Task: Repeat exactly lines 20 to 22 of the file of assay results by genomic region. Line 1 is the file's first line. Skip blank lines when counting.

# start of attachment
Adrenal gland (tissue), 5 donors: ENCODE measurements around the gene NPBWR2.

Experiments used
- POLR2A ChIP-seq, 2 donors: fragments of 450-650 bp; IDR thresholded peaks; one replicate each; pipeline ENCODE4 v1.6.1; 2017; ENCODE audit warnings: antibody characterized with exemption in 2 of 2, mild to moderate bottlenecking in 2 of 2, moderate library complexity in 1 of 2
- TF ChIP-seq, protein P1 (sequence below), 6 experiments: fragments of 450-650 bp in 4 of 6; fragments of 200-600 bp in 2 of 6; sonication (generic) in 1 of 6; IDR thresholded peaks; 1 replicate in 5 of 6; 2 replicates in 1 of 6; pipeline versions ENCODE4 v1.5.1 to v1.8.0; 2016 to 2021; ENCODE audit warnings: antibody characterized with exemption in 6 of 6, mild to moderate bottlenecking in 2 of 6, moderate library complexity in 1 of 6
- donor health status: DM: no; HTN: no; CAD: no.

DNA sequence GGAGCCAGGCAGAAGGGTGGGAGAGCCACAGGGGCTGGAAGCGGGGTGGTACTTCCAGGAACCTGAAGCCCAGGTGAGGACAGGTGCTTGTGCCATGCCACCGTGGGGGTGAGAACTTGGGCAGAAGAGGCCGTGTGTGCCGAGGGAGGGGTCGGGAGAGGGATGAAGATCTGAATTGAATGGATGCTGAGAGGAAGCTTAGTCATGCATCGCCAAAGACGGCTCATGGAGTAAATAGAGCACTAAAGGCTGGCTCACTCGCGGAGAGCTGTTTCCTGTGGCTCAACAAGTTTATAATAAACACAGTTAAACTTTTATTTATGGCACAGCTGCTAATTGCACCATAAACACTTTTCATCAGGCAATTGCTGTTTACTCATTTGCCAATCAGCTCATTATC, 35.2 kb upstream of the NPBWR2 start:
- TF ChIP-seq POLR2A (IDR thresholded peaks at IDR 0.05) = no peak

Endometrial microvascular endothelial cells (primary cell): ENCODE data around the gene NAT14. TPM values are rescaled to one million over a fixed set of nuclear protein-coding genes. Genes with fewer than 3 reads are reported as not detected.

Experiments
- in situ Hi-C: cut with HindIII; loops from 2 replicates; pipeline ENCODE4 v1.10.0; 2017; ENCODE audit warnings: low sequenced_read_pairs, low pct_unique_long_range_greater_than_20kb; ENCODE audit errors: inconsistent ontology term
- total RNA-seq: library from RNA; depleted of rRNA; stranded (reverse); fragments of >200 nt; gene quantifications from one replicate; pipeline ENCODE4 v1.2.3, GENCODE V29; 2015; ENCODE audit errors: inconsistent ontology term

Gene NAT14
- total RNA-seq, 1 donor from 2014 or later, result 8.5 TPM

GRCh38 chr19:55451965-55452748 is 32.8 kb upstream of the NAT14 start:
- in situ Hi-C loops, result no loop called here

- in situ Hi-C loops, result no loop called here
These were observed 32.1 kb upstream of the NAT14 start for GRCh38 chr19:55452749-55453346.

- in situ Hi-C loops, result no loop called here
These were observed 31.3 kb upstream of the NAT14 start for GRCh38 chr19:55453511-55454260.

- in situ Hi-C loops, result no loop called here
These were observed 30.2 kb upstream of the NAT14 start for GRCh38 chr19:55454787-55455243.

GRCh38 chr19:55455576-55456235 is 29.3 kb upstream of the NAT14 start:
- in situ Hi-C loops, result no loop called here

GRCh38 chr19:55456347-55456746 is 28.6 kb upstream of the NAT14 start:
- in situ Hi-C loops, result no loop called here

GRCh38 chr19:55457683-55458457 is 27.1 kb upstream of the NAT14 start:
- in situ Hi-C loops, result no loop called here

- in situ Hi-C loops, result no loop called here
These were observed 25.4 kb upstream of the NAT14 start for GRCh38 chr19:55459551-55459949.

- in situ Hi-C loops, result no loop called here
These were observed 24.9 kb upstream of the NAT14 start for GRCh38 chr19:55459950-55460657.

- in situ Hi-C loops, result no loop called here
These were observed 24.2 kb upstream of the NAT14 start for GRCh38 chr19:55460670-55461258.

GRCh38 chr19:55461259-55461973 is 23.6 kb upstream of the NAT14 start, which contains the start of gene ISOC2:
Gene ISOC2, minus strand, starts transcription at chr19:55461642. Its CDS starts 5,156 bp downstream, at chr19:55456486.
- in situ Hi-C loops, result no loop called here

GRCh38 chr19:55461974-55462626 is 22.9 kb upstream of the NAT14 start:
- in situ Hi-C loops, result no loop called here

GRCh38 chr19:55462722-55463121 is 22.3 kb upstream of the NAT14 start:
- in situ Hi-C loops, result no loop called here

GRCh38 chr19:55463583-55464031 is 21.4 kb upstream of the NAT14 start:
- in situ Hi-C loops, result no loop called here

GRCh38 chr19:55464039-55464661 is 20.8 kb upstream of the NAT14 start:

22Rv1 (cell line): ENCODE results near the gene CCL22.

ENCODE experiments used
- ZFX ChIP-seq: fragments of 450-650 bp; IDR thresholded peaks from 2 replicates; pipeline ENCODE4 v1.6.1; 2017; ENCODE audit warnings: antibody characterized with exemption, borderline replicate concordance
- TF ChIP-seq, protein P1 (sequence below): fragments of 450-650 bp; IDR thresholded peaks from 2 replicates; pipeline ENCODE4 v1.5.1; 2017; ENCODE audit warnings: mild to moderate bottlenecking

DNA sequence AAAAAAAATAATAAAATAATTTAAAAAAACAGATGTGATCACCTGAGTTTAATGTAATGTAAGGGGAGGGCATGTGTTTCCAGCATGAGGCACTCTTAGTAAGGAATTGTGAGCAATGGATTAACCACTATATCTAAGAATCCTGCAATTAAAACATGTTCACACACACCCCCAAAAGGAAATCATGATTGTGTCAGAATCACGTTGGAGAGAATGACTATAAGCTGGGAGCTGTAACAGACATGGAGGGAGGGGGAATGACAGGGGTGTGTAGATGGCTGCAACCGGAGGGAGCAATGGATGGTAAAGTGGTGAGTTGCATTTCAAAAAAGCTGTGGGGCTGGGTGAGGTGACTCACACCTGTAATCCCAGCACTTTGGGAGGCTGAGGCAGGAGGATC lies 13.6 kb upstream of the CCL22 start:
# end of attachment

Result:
- in situ Hi-C loops, result no loop called here
These were observed 30.2 kb upstream of the NAT14 start for GRCh38 chr19:55454787-55455243.

GRCh38 chr19:55455576-55456235 is 29.3 kb upstream of the NAT14 start: